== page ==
Panthers on the playoff prowl

Panthers must top Ridgefield today to stay in the race

Washougal's No. 1 pitcher, Zach Collins, throws some heat in the Panthers' first win over R.A. Long in four years on April 22.

Washougal sophomore Gabe Kent takes one for the team as he earns a trip to first base after getting hit by a pitch in a win against R.A. Long on April 22.

Zach Collins, Julian Jones and Brevan Bea (left to right) have been a big part of the turn-around in Panther baseball this season according to first-year coach Zach Carter (not pictured).

The last time the Washougal baseball team competed in the district tournament, head coach Zach Carter was an 8-year-old learning to hit fastballs in the East County Little League.

That was 18 years ago. And, while making the playoffs is never easy, Carter said he thought the Panthers had a solid chance this season.

“There’s definitely been a huge change around here. I mean, the positive attitudes — our guys are coming out every game ready to play, and that’s something we haven’t always had the past few years,” said Carter, who is wrapping up his first year as the team’s head coach after working as assistant coach for three years.

The team had a major turning point in the season on April 22, after topping R.A. Long, 5-1.

“It was really cool for our seniors because we’ve never beaten R.A. Long since they started in the program as freshmen,” Carter said.

Washougal senior Zach Collins pitched the win, striking out 10 batters while allowing six hits. Collins said his goal going into the game was to limit the amount of walks, something that was a problem for the Panthers early in the season.

“I just kept telling myself, ‘You’ve got to keep it under four pitches for each batter. We can’t have any walks and just need to keep pounding the zone and let our guys in the field take care of things,'” Collins said.

Carter said his No. 1 pitcher, Collins, just keeps getting better.

“All his stuff was working well. His changeup, his curveball, his fastball (all) had good velocity, and even the umpire helped him out a bit with a few high and low pitches, but Zach came out strong,” Carter said.

Coach says team had positive ‘attitude adjustment’

Changing a culture that’s accustomed to losing takes more than just hard work, it requires a change in the entire team’s attitude toward the game, Carter said.

Collins and juniors Brevan Bea and Julien Jones have been a big part of the Panthers’ “attitude adjustment” this season.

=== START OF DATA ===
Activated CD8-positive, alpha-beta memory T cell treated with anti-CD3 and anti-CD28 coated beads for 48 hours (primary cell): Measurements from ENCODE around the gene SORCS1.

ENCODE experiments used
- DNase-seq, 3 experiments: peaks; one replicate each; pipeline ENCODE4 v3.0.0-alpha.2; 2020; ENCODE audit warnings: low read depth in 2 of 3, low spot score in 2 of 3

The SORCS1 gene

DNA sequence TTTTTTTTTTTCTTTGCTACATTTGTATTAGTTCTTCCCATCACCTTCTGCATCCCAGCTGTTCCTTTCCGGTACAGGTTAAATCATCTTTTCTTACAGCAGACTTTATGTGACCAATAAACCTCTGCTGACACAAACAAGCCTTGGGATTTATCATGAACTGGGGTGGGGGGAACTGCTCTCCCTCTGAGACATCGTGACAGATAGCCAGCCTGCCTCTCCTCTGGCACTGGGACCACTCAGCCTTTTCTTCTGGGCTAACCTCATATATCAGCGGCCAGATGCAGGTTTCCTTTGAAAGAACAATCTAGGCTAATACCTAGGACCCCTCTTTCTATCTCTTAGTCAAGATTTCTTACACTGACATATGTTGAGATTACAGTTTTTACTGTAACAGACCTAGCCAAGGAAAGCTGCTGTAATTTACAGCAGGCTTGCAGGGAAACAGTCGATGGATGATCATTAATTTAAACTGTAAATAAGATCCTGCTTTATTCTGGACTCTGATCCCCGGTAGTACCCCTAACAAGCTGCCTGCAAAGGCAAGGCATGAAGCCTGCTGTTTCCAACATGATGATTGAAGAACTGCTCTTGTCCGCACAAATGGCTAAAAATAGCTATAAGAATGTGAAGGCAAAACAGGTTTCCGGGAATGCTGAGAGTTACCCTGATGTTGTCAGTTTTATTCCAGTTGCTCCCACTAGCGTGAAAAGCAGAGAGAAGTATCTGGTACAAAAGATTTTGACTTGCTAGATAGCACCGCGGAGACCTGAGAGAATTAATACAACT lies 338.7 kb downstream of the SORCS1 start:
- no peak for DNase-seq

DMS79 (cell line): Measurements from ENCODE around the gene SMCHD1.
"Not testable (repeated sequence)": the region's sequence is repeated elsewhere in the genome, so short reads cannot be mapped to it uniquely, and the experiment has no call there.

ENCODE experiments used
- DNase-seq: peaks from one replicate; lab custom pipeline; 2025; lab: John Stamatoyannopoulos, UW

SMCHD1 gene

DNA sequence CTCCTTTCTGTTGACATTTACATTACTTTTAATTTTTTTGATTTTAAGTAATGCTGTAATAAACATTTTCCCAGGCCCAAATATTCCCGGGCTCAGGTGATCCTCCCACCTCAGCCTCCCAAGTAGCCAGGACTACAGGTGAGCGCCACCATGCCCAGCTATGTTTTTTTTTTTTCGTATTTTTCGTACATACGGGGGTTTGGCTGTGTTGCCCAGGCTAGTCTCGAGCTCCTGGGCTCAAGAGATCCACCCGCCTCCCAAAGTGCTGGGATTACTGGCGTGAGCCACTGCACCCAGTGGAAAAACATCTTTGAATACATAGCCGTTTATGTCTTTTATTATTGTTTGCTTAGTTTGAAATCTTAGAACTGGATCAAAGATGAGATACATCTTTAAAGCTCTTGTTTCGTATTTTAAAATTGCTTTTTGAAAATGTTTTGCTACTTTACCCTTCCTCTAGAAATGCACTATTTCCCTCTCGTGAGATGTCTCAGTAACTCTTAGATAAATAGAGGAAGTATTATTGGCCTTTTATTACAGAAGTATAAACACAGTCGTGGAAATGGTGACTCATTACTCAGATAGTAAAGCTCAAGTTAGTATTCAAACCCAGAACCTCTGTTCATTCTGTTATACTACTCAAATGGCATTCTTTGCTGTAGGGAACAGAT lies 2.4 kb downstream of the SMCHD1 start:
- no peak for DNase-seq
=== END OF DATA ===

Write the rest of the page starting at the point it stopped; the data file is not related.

“I think we are starting to come out with a lot more energy than we used to, and we’re really getting into the games,” said Jones, who smashed a double off the center field fence and brought in two runs in the second inning on April 22.

Bea closed out the game against R.A. Long, throwing two-thirds of an inning in relief after hitting a double and two singles.

“We just need to keep coming out and swing the bats like we did today, and play defense and also keep our positive energy up,” Bea said.

One day after the victory over R.A. Long, the Panthers suffered a letdown against the Greater St. Helens League’s leading 2A team, the Columbia River Chieftains, losing 12-2. However, the next day, on Wednesday, April 24, with Jones on the mound, Washougal topped Hockinson 7-5. The win moved Washougal ahead of Hockinson into fourth place in the league standings — a critical move since the top four in league go to districts.

“We want to bring districts back to Panther baseball. That’s our main goal this year. We want to make it to districts and go as far as we can,” Collins said.

Missed opportunities weaken Panthers’ chances

On Friday, April 26, the Panthers had an opportunity to clinch that elusive trip to districts, but they lost to last-place Mark Morris 6-3.

Then, on Monday, April 29, the Panthers lost another chance to clinch their first playoff trip in nearly two decades, losing to Woodland 5-2.

The Panthers had a one-run lead for most of the game against Woodland until the sixth and seventh innings, when the Beavers’ bats heated up. Ethan Bausch was the starting pitcher for Washougal, and Bea didn’t throw a pitch until the seventh.

“Ethan pitched a great game for us, but the past few games we had two good pitching performances, but failed to bring out the bats,” Carter said.

Time is running out for the Panthers’ districts hopes, but they still have a chance to stay ahead of Hockinson in the rankings.

“We have two games against Ridgefield left, but one game was suspended in the fourth inning two weeks ago and we will start that one down 13-1, but we will still play them another full game on Thursday (May 2),” Carter said.

Hockinson has three remaining games in the race for the district tournament. All the Panthers can do at this point is win their last game and cross their fingers.

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